You would never guess it from my actions in joining a beekeeping NGO, but I have always maintained a healthy fear of bees and as the days have progressed with getting stung by I have been having a consistent string of "I am covered in bees stinging me" nightmares.
We walk up to our first hive and open what is the most agressive hive I have ever worked with. Withing 60 seconds of opening the hive everyone is covered in about 1000 angry bees. Balla, who is attempting to hack away at pieces of the thorn bush with a small knife is clearly in danger of having his suit rip and taking 1000 stings from crazy African bees. At this point I am pleading with Balla telling him to leave the hive and try the other one not inside the thorny bush when I feel it.
Little legs are climbing up my leg inside my rice bag and then BANG. I get it in the leg. 10 seconds later again and again, faster now. I abandon the others to walk my out out of my living nightmare. Cursing every step of the way.
When a bee stings you it leaves a sent trail that other bees can follow. This way a small bee sized hole can turn into bees intelligently waiting their turn to enter your suit and sting you. As I am walking I am now unaware how many stings I have taken as the overall throbbing has made it very difficult for me to tell. I walk 2km back into the village and there are still some bees on me. After killing each one by squashing them, I remove my rice bag and with the help of a villager we remove each stinger from my leg one at a time... I put on a new hole-less rice bag and return to beekeeping. In the morning my leg is covered in itchy hives, in two weeks of consistent exposure to bee venom my body has developed a red itchy painful throbbing sensitivity to getting stung everyday. Before my next trek I will get gardening boots and I will wear long sleeve shirts to keep down the sting exposure.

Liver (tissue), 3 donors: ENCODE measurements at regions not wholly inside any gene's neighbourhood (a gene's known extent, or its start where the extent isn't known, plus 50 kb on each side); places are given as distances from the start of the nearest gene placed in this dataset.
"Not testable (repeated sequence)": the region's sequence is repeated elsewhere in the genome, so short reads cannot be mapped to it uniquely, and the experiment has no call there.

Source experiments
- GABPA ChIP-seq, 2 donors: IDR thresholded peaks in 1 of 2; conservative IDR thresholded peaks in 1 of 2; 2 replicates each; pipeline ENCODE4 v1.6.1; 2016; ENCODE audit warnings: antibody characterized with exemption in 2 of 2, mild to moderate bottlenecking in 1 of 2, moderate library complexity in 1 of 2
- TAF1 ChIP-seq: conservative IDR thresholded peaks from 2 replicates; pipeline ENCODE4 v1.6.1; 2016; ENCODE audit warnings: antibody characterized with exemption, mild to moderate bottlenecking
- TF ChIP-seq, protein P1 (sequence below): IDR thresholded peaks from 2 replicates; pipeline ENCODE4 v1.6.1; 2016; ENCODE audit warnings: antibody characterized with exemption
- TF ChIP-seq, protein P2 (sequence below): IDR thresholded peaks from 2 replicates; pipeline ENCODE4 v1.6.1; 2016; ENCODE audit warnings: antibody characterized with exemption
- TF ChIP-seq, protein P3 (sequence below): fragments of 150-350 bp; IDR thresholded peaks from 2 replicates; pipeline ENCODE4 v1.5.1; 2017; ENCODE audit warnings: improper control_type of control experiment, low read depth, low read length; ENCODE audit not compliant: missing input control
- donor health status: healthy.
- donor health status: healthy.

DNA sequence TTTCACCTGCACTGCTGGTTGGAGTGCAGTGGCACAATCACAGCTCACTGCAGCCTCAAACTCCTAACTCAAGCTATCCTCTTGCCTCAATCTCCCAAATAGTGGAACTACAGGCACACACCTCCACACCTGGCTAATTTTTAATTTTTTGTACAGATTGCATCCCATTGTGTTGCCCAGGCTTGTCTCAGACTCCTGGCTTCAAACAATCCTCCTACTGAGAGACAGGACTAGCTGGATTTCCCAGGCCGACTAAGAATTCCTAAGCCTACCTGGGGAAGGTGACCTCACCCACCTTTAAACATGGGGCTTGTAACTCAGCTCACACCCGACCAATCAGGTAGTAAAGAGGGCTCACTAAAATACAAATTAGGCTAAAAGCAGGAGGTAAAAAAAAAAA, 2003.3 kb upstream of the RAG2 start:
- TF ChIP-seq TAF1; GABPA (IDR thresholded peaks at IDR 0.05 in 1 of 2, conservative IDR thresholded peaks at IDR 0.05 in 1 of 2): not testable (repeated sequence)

It is life changing to daily have to confront something you're terrified of. If you would have told me I would be doing this when I entered Peace Corps I would have told you you were crazy, there is now way I could do this. What a wonderful experience to have once you have come out on the other side but not when its happening.
Spend your week in peace and Happy Easter,
|In Karentaba we sited a number of hives on wires so that termites couldn't get to them|
|Working with the villagers and interested small boys of Kuyang to set up their apiary|
|One hive we colonized in a day, we put it out with fresh wax, and in 12 hours thousands of bees had a new home|
|Processing wax= heat over fire strain through a cloth|
|Balla fishing for honey|
|Me showing off a comb of half honey. The specs are stored pollen.|
|Some of the local boys made a rice sack and put leaves on their head so they could watch us beekeep without getting stung|
|Pressing heated wax through a cloth, fellow volunteer Hillary is helping out here|
|Now I really thought that this was a little too obvious. While walking through the city I was caught off guard by this... I mean smoking kills might need a reminder... I don't know about fire.|
|There are many open air hives in the Gambia. Bees will literally just build giant combs on the branches of trees|
|In order to get bees in your hive and for them to build correctly we put fresh wax on every bar of out hives. One bar should equal one comb|
|This is a cross combed hive. This is a nightmare of bee killing and knife work by contrast look back to the picture of me holding just one comb|
|Processing honey. Literally we just mash it up and let the honey drip through cloth.|
|However I did get stung a lot doing this because there are so many, dead or only half dead bees in the honey.|